Benefits of Kangaroo Care

Kangaroo care or skin-to-skin care is a special way both mums and dads can spend time holding their baby, and it’s an experience parents remember fondly during their hospital stay.

Having a baby born not as expected, whether that be sick or premature, can be life-changing but know that you are not alone. Also know, that there is support available to help you cope and navigate the NICU and life at home, along with connecting with others going through a similar experience, visit: to find out more.

Babies wear only a nappy during kangaroo care and are placed in an upright position directly on their dad’s bare chest or between their mum’s bare breasts. The baby’s head will be turned to the side, and then a blanket is placed on top. Depending on your baby’s medical condition, you may be able to have your first cuddle on the day that they are born. Other times, you may need to wait days or weeks before their condition is stable enough for you to do so. It is a good idea to ask your baby’s nurse when would be a good time, as some days may be better than others depending on how your baby is feeling, how you are feeling or what is going on in the nursery.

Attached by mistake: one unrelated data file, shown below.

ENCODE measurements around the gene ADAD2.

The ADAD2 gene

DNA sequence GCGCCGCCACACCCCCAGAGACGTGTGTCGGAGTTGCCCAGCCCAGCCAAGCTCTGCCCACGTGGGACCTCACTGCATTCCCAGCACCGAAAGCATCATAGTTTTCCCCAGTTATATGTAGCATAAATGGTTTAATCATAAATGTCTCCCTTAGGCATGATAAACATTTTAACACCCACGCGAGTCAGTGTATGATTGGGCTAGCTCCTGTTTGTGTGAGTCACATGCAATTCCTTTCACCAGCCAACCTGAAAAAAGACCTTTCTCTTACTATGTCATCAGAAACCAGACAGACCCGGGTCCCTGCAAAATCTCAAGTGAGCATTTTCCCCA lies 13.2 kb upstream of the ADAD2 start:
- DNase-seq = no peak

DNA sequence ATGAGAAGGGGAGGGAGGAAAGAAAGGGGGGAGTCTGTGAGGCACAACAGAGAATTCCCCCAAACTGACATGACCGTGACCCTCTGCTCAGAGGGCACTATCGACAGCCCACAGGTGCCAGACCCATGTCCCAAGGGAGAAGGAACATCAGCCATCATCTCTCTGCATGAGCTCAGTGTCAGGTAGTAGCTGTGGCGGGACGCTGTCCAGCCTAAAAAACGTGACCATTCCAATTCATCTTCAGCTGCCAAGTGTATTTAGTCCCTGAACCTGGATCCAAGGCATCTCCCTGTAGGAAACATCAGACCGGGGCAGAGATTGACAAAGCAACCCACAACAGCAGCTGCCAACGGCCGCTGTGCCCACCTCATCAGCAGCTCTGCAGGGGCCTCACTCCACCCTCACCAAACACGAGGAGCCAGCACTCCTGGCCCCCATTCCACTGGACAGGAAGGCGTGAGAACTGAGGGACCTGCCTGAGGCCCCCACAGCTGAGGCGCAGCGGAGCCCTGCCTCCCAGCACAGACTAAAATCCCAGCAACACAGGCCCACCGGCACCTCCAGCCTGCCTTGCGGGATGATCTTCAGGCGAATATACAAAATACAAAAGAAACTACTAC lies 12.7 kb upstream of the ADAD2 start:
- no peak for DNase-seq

Kangaroo care can be done with both premature and full-term babies and is known to have many benefits.

Benefits to baby:

  • Maintaining baby’s body temperature
  • Regulating baby’s heart and breathing rates
  • Encouraging baby to spend more time in a deep sleep
  • Increasing baby’s weight gain
  • Improving oxygen saturation levels
  • Longer periods of alertness
  • Helping to promote frequent breastfeeding

Benefits to parents:

  • Can build confidence
  • Increasing your bond with your baby and can ease the feeling of separation
  • Can improve breast milk production and increases the chances of successful
  • Breastfeeding

Parents should not apply strong perfumes and deodorant or smoke before participating in kangaroo care time with their baby. If the doctors feel that cuddling would be too much for your baby, you can still comfort them by offering your finger to grasp, talk, or sing to them.

I visited my son an average of 12 hours every day and spent most hours next to his bedside. The time I treasured most was our daily Kangaroo cuddles; we would spend 2 hours snuggling together, often with the both of us drifting off to sleep. Though there were lots happening around us, it often seemed that we were the only two people in the room.

Naomi, Mum to Caden born at 29 weeks.

Visit for more information and support to help you through your experience.

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